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Berlin plans to publish cultural salaries

February 9, 2018 by norman lebrecht

27 comments.


The Berlin Senate has decided that leading personalities in the cultural field will have their earnings made public, the Berliner Zeitung reports today.

That should include the likes of Daniel Barenboim, Robin Ticciati and Vladimir Jurowski. Not all of them will be happy.

We’ll keep you posted.


Comments (27)

  1. Doug says:

    Don’t ignore that moral paragon, Ivan Fischer, who is in such a place to lecture the entire nation of Hungary on any and all matters. To occupy such a noble and sainted position, in a foreign nation no less, he must be rewarded like a mere humble monk.

    1. José says:

      Oh yeah, sure, maybe he should stay with the fascists…

      1. Sue says:

        Ugly comments. Dark heart.

  2. Olassus says:

    Yeah!

    Endlich!

  3. Will says:

    Three guesses:
    Barenboim 1,000,000+
    Jurowski 850,000+ or 1
    Ticciati 700,000+ or –

    1. Sue says:

      None of your business. Please disclose your details.

      1. Lewes Bird says:

        Sue, if you disclose who you really are (are you Barenboim? Fischer? Or the bag carrier for one of them?), we’ll disclose our salaires. It will be boring and unimpressive, but we will.

      2. Scotty says:

        These positions are taxpayer-funded and should have been part of the public record all along.

        1. Lewes Bird says:

          As Sue likes to say, “ +100 “.

      3. will says:

        I don’t receive a ‘salary’ as I am a free-lance professional choral and orchestral conductor and organist. I get paid per engagement. Last year I took part in about 28 concerts and 12 recording sessions. My total income for the year after my agent had taken her 20% commission was just over £9,000.
        Are you happy now that you know this?

        1. will says:

          The above posting was replying to ‘Sue’ in response to her ‘disclosure’ request.

  4. Andreas B. says:

    “a new legislative regulation should be considered intensively” is not quite a decision to actually make anything public yet –
    sounds more like one of Sir Humphrey’s answers …

    also, Ticciati and Jurowski are employed by ‘roc GmbH’ (i.e. an organisation mainly run by Radio – DLF and RBB – and the federal government; the ‘Land’ Berlin holds 40%).
    so this plan might not even apply to them.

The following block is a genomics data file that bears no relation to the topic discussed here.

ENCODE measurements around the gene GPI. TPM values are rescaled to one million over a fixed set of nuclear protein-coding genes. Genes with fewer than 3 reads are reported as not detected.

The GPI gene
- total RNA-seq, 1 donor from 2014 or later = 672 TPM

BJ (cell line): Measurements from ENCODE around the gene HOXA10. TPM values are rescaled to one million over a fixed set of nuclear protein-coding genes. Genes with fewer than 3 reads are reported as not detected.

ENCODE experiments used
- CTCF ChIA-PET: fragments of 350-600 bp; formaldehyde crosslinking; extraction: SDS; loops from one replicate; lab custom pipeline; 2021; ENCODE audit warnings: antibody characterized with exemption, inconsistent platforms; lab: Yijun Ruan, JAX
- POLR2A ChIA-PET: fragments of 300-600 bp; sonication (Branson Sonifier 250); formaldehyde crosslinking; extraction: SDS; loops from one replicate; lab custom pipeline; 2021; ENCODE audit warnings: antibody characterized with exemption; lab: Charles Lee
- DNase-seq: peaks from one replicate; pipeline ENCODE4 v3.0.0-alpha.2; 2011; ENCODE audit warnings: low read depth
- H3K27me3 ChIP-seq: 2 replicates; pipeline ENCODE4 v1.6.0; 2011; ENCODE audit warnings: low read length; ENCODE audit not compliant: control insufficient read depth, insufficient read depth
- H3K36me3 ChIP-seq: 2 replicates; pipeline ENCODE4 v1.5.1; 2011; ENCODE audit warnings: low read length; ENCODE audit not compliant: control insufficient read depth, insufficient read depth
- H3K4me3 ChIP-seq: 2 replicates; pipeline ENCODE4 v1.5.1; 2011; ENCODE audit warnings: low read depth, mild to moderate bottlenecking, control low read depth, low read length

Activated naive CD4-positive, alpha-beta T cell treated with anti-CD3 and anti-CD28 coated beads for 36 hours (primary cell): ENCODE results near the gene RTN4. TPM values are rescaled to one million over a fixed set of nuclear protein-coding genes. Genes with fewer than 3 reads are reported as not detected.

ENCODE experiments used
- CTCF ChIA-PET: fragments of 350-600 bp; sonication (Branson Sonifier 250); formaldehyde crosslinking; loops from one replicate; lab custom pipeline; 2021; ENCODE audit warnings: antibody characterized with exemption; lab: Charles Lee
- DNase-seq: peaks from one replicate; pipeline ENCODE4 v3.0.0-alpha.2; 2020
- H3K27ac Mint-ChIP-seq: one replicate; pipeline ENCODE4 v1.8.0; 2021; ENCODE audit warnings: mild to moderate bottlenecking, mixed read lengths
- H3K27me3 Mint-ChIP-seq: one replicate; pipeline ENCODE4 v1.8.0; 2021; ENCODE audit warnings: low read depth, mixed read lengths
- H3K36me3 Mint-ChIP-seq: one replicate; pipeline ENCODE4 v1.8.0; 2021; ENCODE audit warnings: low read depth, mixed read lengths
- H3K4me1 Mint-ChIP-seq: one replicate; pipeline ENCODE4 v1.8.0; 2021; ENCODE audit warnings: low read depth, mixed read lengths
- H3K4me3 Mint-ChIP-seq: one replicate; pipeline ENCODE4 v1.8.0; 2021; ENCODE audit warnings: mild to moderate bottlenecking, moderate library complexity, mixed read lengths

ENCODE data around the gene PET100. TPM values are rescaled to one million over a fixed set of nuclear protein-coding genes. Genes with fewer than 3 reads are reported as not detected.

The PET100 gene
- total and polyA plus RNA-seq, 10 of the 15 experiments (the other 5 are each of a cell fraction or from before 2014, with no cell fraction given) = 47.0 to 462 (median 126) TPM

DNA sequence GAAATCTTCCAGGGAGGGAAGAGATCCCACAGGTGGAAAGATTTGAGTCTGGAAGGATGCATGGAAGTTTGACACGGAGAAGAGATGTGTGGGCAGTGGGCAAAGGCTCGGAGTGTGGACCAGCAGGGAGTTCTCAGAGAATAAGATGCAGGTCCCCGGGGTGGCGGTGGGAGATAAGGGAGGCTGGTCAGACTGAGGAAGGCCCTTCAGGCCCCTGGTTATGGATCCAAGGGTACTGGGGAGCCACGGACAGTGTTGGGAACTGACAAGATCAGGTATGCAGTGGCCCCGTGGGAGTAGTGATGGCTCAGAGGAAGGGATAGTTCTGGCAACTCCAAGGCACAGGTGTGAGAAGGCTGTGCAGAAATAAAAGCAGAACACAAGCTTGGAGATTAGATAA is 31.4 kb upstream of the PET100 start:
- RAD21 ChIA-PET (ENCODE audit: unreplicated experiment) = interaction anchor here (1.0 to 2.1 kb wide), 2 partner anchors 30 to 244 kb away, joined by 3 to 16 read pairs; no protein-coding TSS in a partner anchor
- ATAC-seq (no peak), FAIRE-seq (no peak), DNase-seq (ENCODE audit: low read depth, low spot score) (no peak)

1. Andreas B. says:

      correction:
      it’s called ‘roc berlin’ (Rundfunk Orchester und Chöre GmbH Berlin)
      and Berlin actually only holds 20%.

  5. Alan says:

    I’m not sure need to have this information.

    1. Pianofortissimo says:

      I’m sure I don’t need it.

  6. Annapolis says:

    http://www.mcall.com/opinion/mc-tax-reform-orchestra-musicians-braden-yv-0205-20180204-story.html
    Meanwhile, the musicians on this side of the lake get poorer and poorer…

  7. Jan Kaznowski says:

    ==None of your business. Please disclose your details.

    Yes, good point. How much does SD make for each bit of clickbait, or Norman for every Spectator article ?

  8. Anon says:

    While those numbers shouldn’t be secret either to anyone asking the Senat about it, it is not very sensible to release the numbers as they are without explaining the very different returns each number represents, and then the non tangible assets haven’t been mentioned even yet.
    There will be a lot of apples, oranges and broccoli to compare with these salaries. One does dedicate only 8 weeks a year to an orchestra, another 20 weeks. One gets paid extra for tours and festivals, one other doesn’t. One can make recording deals separately on top. The other can not. One gets perks like a limo and a chauffeur, the other does not.

  9. Leo says:

    It’s about time.
    As long as it is taxpayers’ money, these taxpayers need to know where their money goes, and are entitled to have an opinion: does the musical and artistic level of their performances justify their remuneration?

    I don’t have anything against the state lavishly rewarding gifted artists, if public opinion is for it. In the past, great artists were profoundly loved by their public.
    I do have a bit against lavishly rewarding faking artists (no particular person intended), who allow themselves to do so, because, as an insider once told me, “nobody hears the difference anyway anymore”.

    1. Anon says:

      There is a huge oxymoron in your argument. Because the wider public are the LAST who are able to judge if someone fakes it or not.

      1. Siegfried says:

        Ja und Amen!

      2. Leo says:

        Anon, the logical problem is in your argument: who is able to judge who is able to judge?

        1. Anon says:

          I’m able to judge.

          1. Leo says:

            And who is able to judge your judgement?

          2. Anon says:

            There are some.

          3. Leo says:

            Anon, and who would judge their judgement of your judgement? You?

            You see, it becomes an endless chain of authority which either leads to God, an axiom, or simple logical fallacy.


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